Andre West and Ashley Gabel, "3D Color Body Scanning for Improved Sample Fit and Accuracy in Garment Design", in Proc. of 5th Int. Conf. on 3D Body Scanning Technologies, Lugano, Switzerland, 2014, pp. 205-209, doi:10.15221/14.205.
3D Color Body Scanning for Improved Sample Fit and Accuracy in Garment Design
Andre West, Ashley Gabel
NC State University College of Textiles, Department of Textiles and Apparel, Technology and Management, Raleigh, NC, USA
For hundreds of years, muslin has been used as the basic fabric from which most garment patterns, first round samples, or prototypes, are made. In the 21st century much of the industry has moved into CAD systems for pattern making, however, muslin remains the stand alone fabric used in pattern making for the evaluation of fit for a large part of the industry.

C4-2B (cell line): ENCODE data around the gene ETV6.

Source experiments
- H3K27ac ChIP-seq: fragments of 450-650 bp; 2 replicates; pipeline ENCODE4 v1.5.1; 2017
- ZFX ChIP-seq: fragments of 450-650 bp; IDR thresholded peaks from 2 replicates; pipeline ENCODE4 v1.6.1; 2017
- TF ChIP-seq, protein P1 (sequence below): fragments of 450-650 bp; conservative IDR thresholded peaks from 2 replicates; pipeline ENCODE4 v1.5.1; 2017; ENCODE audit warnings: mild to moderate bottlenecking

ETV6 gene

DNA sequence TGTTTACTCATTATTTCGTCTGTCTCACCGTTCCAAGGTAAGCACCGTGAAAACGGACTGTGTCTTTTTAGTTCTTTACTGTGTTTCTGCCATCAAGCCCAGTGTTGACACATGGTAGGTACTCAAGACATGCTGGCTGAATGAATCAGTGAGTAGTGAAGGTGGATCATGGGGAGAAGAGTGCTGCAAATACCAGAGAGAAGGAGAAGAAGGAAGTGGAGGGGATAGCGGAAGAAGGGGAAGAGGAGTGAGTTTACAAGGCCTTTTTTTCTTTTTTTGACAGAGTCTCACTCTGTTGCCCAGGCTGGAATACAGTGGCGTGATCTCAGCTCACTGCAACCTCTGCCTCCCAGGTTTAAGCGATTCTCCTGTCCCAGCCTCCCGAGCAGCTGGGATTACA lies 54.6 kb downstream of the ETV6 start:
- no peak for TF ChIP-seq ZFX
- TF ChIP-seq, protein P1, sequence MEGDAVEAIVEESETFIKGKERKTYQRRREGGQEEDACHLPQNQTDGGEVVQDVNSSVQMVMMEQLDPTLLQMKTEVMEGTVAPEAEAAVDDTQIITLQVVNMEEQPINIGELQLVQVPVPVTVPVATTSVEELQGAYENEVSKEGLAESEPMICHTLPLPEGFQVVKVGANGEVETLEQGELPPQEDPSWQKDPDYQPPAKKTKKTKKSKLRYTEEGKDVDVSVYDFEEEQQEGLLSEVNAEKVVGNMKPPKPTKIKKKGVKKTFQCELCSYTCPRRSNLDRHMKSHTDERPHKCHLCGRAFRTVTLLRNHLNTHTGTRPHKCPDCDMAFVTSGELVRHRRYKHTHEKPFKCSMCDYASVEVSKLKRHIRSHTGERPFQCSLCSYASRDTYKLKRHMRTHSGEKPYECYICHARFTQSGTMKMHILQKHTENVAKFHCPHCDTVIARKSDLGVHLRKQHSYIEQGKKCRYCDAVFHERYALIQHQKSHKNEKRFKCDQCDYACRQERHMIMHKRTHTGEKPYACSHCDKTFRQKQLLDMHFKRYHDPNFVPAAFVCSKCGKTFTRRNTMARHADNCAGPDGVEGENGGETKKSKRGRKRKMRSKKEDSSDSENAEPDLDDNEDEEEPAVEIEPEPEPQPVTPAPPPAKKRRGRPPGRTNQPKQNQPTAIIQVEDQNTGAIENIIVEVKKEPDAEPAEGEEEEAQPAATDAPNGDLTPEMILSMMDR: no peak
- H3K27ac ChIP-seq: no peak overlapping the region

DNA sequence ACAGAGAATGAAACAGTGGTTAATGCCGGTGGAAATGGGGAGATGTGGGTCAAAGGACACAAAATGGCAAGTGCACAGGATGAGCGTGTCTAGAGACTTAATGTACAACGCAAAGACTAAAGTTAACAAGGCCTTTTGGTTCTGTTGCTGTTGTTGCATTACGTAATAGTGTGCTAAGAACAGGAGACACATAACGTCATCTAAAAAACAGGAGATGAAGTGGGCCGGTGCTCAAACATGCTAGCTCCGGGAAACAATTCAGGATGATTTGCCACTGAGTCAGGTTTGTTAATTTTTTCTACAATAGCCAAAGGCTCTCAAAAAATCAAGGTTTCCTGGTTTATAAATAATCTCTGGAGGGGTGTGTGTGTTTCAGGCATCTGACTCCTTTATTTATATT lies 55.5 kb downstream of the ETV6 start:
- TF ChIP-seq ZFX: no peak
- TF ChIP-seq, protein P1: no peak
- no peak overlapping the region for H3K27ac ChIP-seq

Muslin is known for its low cost, simple structure, and the ease for which it can be used. Unfortunately, many end-use fabrics, particularly in apparel where a wide range of fabric structures are used, are not comparable in characteristics to muslin. In fact, muslin may only be a good basis for cotton fabric woven with a plain weave structure due to the strikingly different behaviors of various yarn sizes, fiber types, and weave or knit structures. Therefore, using muslin to drape a pattern or fit a first-sample garment can actually be detrimental to the fit process, particularly in draping where the creation of the pattern depends solely on the fabric. Consequently, for an improved fit, a fabric more comparable to the ultimate end use fabric might be more appropriate when used for sampling and pattern draping.
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